Pectinases are the enzymes that act specifically on pectic substances by decreasing intracellular adhesivity and tissue rigidity  . This enzyme can be derived from plants, animals and microorganisms   . The biotechnological potential of this enzyme obtained from microorganisms has drawn a great deal of attention from various researchers worldwide as likely biological catalysts in a variety of industrial processes. The largest industrial application of pectinase is in food industries for fruit juice extraction and clarification. Pectinases are also used in industries for textile processing and bioscouring of cotton fibers, for degumming of plant bast fibers, retting of plant fibers, in waste water treatment, in coffee and tea fermentation, in paper and pulp industry, for making animal feed and for citrus oil extraction. In the industrial sector, acidic pectinases are used in the extraction and clarification of fruit juices  , whereas alkalophilic pectinases are used in the degumming of ramie fibers  , retting of flax  , plant protoplast formation and treatment of effluents discharged from fruit processing units  . Pectinases from fungal sources performs best under acidic pH and low temperature conditions and can therefore not be used in varied industrial processes where neutral to alkaline pH with high temperatures is required. It has been shown that bacteria require high pH and temperature to produce pectinase   .
The rhizosphere, a narrow adjacent zone influenced by living plant roots, is a site of high microbial activity  . It harbors a great diversity of microorganisms affecting plant growth and development. All plants maintain a direct interaction with soil microbes in the rhizosphere, which is the soil compartment immediately surrounding the root wherein plant root exudates directly influence the structure and function of the soil microbial community. The sugars, amino acids, flavonoids and fatty acids secreted by plant roots help to structure the associated soil microbiome    and these exudates vary among plant species and between genotypes  . The root exudates and the prevailing microenvironment regulates the microbial diversity of the rhizosphere soil. However, the rhizosphere is a largely unexplored frontier for discovering novel microbes having capacity to produce high amount of various enzymes.
Andrographis paniculata (Burm. f.) Wall. ex Nees (Family: Acanthaceae) is an annual herbaceous plant  . It is an important medicinal plant and known as “King of bitters” because it is extremely bitter in taste in all parts of the plant body. This plant is widely used around the world particularly in traditional herbal medicines produced in Bangladesh, China, Hong Kong, India, Pakistan, Philippines, Malaysia, Indonesia and Thailand  . Several works have been done about the phytoconstituent and activity of extracts obtained from A. paniculata     . However, research work on the isolation and identification of biotechnologically important bacteria from the rhizosphere of A. paniculata is almost absent. In order to fill this lacuna, the present study was undertaken to isolate pectinase producing bacteria from the rhizosphere soil of A. paniculata. Furthermore, molecular phylogenetic analysis of the top 3 pectinase producing isolates was performed based on their 16S rRNA gene sequences.
2. Materials and Methods
2.1. Isolation of Bacteria
Samples of rhizosphere soil from Kalomegh (A. paniculata) fields were collected from 3 districts (Dhaka, Gazipur and Gaibandha) belonging to two different agroecological zones (AEZs) of Bangladesh. Among the three samples, two were collected from “Modhupur Tract” AEZ and another was from “Active Tista Floodplain” AEZ. Plant roots with adherent soil were taken from healthy plants, placed in sterile containers and transported to the laboratory as soon as possible. Before isolation, the roots were gently shaken to remove excess soil and vortexed for 10 min in 0.9% sterile saline. Samples were serially diluted with sterile saline. Aliquots from the diluted samples were plated onto nutrient agar. After incubation for 24 h at 30˚C, colonies formed on the nutrient agar plates were counted. The number of heterotrophic bacteria was calculated using the formula:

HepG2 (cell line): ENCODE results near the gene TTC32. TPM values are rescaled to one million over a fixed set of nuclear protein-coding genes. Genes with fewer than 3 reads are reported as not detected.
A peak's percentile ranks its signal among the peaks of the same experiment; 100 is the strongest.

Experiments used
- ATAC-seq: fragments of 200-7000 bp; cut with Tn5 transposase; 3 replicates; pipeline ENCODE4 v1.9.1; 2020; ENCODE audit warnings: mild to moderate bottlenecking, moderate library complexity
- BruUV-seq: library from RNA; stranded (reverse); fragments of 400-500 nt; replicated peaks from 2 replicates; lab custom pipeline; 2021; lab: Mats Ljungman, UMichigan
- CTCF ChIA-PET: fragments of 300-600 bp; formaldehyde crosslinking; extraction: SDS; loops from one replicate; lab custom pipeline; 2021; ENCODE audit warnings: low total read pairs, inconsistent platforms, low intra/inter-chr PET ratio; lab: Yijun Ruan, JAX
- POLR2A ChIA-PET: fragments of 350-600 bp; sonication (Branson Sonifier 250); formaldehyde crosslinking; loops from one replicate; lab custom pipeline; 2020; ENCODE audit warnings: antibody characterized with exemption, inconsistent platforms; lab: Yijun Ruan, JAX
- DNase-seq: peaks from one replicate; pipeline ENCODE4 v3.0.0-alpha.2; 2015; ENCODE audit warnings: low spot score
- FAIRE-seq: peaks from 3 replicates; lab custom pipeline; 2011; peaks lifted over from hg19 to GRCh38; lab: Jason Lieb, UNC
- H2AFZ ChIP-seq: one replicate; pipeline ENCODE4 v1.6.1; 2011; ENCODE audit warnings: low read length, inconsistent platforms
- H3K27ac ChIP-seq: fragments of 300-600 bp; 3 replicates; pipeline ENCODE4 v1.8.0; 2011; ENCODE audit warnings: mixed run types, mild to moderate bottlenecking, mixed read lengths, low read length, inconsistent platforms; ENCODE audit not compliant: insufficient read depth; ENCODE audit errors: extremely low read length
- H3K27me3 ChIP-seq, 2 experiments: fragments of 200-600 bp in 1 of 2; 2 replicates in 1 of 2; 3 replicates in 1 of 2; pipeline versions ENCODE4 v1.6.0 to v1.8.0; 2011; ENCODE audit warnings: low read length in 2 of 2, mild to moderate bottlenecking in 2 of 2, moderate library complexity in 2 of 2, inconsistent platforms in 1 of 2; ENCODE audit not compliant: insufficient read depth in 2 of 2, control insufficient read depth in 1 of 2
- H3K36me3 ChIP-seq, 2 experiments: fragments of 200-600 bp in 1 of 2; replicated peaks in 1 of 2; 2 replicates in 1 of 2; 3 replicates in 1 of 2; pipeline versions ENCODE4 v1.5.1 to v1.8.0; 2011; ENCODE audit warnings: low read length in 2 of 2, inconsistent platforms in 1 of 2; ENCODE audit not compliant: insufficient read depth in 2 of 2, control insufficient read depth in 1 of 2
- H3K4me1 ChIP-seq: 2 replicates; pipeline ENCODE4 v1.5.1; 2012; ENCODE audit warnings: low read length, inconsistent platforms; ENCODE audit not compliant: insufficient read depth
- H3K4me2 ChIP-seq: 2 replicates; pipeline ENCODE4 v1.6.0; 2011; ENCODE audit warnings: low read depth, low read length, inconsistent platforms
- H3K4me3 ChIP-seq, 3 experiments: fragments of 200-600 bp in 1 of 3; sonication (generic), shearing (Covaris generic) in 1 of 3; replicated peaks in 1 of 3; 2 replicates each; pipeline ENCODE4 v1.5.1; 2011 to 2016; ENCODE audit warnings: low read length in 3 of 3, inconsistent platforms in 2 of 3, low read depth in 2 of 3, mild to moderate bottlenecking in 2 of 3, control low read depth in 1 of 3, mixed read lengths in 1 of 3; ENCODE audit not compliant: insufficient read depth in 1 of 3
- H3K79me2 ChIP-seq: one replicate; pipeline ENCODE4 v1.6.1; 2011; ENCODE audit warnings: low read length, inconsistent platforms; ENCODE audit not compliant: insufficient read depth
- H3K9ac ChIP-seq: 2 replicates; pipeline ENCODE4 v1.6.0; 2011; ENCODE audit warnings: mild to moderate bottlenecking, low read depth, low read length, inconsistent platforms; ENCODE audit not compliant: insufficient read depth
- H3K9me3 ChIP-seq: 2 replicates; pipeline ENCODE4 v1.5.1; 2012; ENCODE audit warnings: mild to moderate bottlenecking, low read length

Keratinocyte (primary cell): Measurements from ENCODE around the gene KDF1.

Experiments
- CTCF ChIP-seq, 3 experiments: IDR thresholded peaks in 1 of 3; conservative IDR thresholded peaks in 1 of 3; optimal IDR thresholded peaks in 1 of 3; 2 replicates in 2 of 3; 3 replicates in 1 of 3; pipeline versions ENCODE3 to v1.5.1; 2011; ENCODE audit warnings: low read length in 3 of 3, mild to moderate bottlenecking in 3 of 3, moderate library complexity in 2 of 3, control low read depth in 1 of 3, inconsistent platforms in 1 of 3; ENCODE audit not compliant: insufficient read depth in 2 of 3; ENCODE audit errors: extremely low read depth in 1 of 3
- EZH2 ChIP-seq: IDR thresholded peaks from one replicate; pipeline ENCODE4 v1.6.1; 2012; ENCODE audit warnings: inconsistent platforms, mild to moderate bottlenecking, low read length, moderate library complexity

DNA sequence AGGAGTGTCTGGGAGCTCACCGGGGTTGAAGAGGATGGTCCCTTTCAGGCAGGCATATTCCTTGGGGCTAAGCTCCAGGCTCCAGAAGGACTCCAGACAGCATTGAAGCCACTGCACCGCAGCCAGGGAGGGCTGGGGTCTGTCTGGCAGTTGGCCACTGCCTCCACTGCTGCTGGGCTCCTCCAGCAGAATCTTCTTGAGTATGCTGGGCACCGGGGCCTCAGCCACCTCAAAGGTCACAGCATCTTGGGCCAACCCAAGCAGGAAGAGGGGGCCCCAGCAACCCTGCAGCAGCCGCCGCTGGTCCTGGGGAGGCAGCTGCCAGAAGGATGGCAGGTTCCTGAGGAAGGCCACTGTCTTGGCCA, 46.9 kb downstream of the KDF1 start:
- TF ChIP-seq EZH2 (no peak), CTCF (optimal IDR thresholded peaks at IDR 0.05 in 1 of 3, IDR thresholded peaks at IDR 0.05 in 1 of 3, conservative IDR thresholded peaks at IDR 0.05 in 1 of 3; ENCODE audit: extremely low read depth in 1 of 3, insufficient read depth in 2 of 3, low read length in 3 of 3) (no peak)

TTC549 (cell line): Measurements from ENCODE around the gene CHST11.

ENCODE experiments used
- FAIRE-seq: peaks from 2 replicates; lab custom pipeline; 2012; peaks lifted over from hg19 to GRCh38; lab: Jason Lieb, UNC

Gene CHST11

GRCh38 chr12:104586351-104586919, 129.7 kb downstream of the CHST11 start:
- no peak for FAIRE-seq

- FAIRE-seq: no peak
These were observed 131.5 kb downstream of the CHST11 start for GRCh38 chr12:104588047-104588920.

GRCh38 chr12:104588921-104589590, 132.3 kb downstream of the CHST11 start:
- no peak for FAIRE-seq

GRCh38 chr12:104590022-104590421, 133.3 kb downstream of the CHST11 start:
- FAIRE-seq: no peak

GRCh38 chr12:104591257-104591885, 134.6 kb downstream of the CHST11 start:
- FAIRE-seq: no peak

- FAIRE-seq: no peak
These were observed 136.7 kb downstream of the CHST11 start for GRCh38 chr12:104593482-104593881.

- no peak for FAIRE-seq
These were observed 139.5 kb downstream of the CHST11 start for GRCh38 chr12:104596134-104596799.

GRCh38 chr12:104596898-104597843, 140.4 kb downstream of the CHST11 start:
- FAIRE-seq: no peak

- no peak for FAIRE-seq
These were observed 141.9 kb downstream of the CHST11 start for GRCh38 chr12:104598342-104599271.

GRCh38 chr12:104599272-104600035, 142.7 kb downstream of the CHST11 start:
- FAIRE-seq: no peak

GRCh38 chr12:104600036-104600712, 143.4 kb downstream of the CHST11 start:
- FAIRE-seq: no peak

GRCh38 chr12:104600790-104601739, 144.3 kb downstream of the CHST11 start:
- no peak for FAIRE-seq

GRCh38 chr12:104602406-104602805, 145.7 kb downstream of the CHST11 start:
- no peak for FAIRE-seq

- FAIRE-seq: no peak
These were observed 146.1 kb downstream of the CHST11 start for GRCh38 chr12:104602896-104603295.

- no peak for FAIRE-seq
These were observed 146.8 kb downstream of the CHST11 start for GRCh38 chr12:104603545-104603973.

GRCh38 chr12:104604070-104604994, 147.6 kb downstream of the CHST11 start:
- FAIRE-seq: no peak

cfu/ml = (No. of colonies × dilution factor)/volume added on of culture plate.
Finally, the cfu/ml was converted to cfu/g of soil.
Morphologically dissimilar colonies were selected randomly from different plates for each sample and marked. A single touch of sterilized loop was taken and streaked on agar plate for pure culture. The streaked plates were incubated at 30˚C for 24 h. Well isolated single colony was selected for purification. The well isolated single colony was subjected to further purification through repeated plating by streaking method. Purified single colony was preserved and used for determining colony characteristics and identification.
2.2. Screening for Pectinase Production
The isolates were screened for pectinase activity by plate assay method. This was done by inoculating the organisms on modified MS medium  containing 0.3% KH2PO4, 0.6% Na2HPO4, 0.2% NH4Cl, 0.5% NaCl, 0.01% MgSO4・7H2O, 1.5% agar and 0.2% pectin. The pectin containing MS medium was incubated at 30˚C for 48 h. Pectin utilization was detected by flooding the culture plates with freshly prepared Iodine-Potassium Iodide solution  . This solution forms a translucent halo zone where pectin depolymerization has occurred. A clear zone around the growth of the bacteria was indicated to pectinase activity. The enzyme activity was observed by measuring the diameter of clear zone around the colony in millimeter. Clear zone of each isolates were measured and recorded  .
2.3. Morphological and Biochemical Characterization
The top 3 pectinase producing bacterial strains were provisionally identified based on morphological and biochemical characteristics. The colony characteristics (margin, elevation, form, surface, color, opacity and size) on the nutrient agar, growth pattern on selective media, microscopic characteristic after staining (cell shape, Gram reaction and spore formation) were recorded. A series of biochemical tests were performed to identify the bacteria     .